We travel every year to Bendigo for the Australian Sheep and Wool Show. It has become an annual pilgrimage, we catch up with friends and my husband meets with colleagues and clients. But 2017 was different. We hitched the trailer and our young son Edward took his own sheep for his showing debut!
You see aside from our everyday mob we have a little stud of rare English Leicester sheep, purchased on a whim by my husband a few years ago and shipped over from Tassie – it was our farm or the saleyards. So here they are. There are only some 500 of these animals left in Australia today and no more in the UK. They played a significant part in the development of the sheep industry, first arriving in Australia in the early 1800’s.
English Leicesters are comical creatures – the couch potatoes of the sheep world, albeit with British aplomb. They love to sleep flat on their side (we often think they’re dead in the paddock) and won’t arise until poked or the feed bucket is rattled.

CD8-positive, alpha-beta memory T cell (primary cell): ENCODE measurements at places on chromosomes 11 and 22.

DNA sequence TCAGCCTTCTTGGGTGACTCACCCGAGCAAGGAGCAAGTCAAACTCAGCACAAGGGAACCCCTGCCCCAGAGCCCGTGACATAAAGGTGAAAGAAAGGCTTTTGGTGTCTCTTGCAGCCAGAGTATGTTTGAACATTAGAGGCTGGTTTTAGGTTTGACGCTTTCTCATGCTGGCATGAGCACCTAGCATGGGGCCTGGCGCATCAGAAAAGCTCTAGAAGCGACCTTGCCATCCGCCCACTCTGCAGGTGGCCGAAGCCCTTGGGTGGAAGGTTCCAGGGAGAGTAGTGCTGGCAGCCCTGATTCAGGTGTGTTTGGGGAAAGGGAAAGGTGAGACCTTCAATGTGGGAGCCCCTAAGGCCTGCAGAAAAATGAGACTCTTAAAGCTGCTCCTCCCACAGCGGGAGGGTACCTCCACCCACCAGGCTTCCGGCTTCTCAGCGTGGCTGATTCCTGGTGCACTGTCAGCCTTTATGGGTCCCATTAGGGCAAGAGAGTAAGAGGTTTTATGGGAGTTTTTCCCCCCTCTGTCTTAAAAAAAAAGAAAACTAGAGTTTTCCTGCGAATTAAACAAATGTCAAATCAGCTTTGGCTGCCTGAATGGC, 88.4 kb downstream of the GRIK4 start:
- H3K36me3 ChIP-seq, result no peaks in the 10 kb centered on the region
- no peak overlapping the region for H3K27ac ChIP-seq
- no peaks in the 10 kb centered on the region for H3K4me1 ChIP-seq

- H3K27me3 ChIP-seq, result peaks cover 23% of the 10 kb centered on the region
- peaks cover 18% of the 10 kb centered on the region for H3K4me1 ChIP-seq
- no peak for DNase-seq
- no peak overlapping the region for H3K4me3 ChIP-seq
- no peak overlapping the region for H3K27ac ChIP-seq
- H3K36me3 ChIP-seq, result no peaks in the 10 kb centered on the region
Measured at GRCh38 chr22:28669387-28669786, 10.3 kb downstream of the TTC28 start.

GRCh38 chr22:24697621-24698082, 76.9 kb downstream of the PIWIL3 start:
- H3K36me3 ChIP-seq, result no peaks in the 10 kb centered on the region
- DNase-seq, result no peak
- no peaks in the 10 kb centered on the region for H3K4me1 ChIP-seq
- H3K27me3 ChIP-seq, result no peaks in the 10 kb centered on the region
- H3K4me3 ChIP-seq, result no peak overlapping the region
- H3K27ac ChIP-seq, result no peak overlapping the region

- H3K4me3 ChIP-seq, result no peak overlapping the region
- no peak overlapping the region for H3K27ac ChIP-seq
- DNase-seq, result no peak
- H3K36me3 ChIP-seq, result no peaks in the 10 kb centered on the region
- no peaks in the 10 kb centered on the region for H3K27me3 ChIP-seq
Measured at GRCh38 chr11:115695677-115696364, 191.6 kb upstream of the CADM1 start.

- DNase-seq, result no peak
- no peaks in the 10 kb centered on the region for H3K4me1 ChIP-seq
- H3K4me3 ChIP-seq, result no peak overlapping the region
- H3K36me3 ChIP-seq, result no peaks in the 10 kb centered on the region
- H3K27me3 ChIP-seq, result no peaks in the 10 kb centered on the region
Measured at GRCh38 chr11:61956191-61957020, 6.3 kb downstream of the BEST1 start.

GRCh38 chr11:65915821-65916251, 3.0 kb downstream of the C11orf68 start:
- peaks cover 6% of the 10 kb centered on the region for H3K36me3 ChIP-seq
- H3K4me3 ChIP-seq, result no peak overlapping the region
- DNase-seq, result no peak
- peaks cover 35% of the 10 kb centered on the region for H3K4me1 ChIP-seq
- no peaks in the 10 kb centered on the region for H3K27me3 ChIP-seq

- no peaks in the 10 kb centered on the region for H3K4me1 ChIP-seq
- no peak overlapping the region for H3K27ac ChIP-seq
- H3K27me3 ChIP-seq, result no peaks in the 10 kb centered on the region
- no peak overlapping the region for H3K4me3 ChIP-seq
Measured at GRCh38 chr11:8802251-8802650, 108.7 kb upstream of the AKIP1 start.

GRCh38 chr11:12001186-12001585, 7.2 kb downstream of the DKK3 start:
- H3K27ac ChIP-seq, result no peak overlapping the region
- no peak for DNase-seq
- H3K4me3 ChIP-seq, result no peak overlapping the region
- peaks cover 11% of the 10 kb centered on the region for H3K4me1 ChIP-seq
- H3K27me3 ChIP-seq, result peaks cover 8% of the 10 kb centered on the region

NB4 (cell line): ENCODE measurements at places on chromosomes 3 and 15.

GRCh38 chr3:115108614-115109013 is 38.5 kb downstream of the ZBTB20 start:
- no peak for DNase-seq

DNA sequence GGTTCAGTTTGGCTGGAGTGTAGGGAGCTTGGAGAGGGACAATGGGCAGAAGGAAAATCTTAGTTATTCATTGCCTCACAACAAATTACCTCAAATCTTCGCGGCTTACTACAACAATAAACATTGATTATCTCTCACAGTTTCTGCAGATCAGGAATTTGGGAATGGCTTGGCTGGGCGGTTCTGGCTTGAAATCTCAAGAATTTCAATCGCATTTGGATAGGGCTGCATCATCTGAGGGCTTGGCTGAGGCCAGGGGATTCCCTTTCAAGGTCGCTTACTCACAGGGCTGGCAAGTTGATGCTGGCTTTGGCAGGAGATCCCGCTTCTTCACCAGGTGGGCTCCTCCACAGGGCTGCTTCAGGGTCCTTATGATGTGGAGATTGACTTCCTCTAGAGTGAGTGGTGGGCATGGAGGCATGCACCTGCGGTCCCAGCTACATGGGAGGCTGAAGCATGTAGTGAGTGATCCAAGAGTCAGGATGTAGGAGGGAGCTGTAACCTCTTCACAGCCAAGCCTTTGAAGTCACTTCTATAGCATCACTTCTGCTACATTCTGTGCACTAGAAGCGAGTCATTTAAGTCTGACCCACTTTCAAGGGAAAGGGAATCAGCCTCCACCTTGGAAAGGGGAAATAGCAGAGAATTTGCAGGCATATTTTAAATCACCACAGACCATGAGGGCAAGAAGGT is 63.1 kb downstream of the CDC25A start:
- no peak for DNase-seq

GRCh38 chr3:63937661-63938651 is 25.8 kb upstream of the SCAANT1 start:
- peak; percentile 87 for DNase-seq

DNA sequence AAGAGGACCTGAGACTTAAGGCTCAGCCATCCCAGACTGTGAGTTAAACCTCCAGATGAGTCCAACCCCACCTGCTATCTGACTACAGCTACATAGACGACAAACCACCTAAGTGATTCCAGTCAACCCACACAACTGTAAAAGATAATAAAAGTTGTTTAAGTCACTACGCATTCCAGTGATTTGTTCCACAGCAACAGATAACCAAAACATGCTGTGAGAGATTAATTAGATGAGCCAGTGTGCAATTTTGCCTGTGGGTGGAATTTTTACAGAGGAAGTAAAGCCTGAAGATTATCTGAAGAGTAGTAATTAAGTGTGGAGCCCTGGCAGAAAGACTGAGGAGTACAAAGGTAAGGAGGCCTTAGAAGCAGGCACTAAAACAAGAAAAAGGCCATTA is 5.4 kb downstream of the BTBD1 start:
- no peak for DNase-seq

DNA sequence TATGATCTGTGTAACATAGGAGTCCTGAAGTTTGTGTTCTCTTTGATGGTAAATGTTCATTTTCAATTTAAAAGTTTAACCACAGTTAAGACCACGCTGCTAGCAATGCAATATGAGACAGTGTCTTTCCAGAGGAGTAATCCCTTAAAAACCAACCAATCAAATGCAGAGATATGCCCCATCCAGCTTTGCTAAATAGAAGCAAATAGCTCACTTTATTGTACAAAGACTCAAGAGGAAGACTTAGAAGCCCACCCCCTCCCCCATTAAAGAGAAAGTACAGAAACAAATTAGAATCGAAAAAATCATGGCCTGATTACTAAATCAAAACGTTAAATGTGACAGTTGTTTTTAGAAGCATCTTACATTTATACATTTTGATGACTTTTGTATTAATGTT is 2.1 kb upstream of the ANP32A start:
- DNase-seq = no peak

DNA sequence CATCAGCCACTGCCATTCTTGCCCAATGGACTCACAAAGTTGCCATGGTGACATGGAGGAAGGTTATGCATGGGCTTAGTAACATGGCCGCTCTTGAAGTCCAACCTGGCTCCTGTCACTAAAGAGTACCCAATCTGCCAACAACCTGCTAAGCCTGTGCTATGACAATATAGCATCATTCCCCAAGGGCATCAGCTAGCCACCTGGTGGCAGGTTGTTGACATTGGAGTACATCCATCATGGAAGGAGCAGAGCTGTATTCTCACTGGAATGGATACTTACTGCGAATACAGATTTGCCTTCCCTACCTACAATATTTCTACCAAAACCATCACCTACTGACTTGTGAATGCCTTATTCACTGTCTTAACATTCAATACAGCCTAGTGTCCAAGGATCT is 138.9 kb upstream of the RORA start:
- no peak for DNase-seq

Most of all they LOVE to eat and do so with gusto and an extraordinary amount of noise. They rarely exert themselves, though will push past the car at the gate to get into the house-yard and bolt for greener pastures, inevitably making us late for the school bus run.
My older son Charlie stayed behind for school commitments when we went to the Show. He and my dear Dad popped out to the farm to feed the menagerie in our absence. It was during this visit that I got the phone-call from Charlie
“Mum, brace yourself. You are not going to like what I am about to tell you. The gate was left open and the rams are in the garden”.
Any farmer’s wife will know the feeling – racing heart, flashes of trampled garden beds and plants snapped like matchsticks. This time the rams had run straight to my newest garden, freshly planted with fragrant daphne, viburnum and philadelphus intended to welcome guests. With their usual feeding fervour the rams had plucked the plants out roots and all.
Thanks to Dad and Charlie and their swift damage control, some plants will survive. The sheep on the other hand nearly didn’t. The Leicesters won a few ribbons at the show so they have redeemed themselves for now. They may not be so lucky next time!
Encouraging me to look on the bright side my boys found a positive in the debacle – much to their delight the rams had raided the vege patch and devoured the kale.